Having attempted to play the guitar, I have a special place in my heart for guitarists, especially when in the aural presence of a master like Dave Allen, who brings to mind the ironic cartoon where one guitarist is watching another play and the bubble says, "I can do that.
Many guitarists come out of schools like Berklee with blazing technique, but they pale to the ear quickly when you realize technique is all there is. Allen has no seeming limit to his technique, but he always puts it to good musical ends. His lines are full of twists and turns, but I always hear thought and emotion, not just flying fingers. His music feels very laid back, so much so that at times I found myself wishing for some more bite; but on the other hand, Allen is a master of playing a line with chordal accompaniment, often sounding like two independent instruments.
All of the tunes on Untold Stories
are composed by Allen, who proves himself to be quite a melodic composer. A number of tracks, including "In Some Human City, "Paradigm Shift, and "Out Of The Trap, have melodies that etched themselves in my mind. The music is full of subtlety, and neither the melodic phrasing nor the harmony is overtly obvious.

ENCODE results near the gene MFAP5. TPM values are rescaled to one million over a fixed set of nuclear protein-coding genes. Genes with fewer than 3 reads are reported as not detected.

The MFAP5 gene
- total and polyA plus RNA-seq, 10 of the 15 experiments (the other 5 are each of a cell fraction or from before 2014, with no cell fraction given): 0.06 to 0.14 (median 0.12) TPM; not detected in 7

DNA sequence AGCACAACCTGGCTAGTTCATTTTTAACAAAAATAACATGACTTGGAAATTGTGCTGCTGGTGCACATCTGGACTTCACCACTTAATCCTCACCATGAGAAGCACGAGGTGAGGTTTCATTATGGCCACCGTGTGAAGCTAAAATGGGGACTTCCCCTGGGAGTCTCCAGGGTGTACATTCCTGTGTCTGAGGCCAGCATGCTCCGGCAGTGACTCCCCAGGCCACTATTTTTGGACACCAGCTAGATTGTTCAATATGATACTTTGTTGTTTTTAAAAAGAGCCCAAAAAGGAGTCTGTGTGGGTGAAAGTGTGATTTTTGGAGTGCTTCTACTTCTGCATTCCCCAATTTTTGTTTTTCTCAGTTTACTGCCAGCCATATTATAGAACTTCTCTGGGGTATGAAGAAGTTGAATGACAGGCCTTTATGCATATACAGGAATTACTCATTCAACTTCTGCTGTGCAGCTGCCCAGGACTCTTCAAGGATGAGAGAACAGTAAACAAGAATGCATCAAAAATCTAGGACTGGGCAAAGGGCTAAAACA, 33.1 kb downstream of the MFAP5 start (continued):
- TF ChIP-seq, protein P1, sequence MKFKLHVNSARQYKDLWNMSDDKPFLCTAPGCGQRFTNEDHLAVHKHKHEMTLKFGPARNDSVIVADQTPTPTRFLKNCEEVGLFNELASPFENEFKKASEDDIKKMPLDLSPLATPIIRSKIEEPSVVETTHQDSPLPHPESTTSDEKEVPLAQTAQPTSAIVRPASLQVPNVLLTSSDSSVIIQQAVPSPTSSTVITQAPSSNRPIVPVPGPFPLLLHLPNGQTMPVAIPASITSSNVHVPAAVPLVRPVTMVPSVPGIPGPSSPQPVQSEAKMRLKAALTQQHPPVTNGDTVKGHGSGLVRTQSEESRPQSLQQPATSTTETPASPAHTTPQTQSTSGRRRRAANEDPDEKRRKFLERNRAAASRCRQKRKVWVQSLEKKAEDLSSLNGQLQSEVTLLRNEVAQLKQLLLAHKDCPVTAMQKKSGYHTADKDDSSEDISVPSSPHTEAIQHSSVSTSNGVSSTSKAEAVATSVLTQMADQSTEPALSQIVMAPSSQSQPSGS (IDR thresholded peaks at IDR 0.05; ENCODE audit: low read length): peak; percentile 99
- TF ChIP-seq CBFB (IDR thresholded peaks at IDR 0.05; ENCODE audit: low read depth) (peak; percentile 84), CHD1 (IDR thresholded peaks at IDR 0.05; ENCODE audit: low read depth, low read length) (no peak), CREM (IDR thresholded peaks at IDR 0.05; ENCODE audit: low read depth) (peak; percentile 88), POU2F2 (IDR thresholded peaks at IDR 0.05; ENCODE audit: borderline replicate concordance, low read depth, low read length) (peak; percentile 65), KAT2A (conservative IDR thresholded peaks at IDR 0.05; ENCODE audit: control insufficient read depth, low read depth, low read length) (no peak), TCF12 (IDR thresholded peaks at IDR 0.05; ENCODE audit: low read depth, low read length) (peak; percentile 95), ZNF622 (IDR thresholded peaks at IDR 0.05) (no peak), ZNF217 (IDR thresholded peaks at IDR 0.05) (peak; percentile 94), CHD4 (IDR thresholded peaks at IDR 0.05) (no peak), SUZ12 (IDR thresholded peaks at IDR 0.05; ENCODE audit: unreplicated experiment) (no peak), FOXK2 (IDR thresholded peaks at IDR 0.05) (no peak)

Including Seamus Blake on five tracks was a good decision, because it enables Allen to have someone to play against and comp under. Blake adds much spice and a countering sharper edge to Allen's mellow guitar sound. While Allen never really "battles Blake, which would have been nice to hear, the alternating sounds on those tracks makes them attractive.
There are a number of standout tracks. "Searching is a simply beautiful piece with strong echoes of Jim Hall both tonally and in the phrasing, technique, and feel. In this haunting track, Allen uses a very difficult in-time sliding technique that reminds me of something Django Reinhardt used to do, although he picked his slide in time. An odd length/meter motive sounds in "Paradigm Shift, where Allen burns for the first time using very long lines and another display of his sliding technique, now much faster.
On "Samba 7, which doesn't sound like a samba at all, Allen again displays his ability to use his technique for the music as the lines just flow. DeRosa (who lately seems plagued by being underrecorded) answers with a truly amazing bass solo. Ending the record is "Uneasy, which is the first straight cooker, here on a boppish line, played at first in unison by Blake and Allen, and then taken to cool heights.
Untold Stories is very high quality mainstream jazz, and one does not have to be a guitarist to appreciate the musical minds at work. After listening to the disc for some time, I felt like I knew something of Allen, and I wanted to know more, since his personality, though understated, comes through.
Visit Dave Allen @ AAJ.
Personnel: Dave Allen: guitar; Seamus Blake: tenor sax (1,2,4,6,9); Carlo DeRosa: bass; Mark Ferber: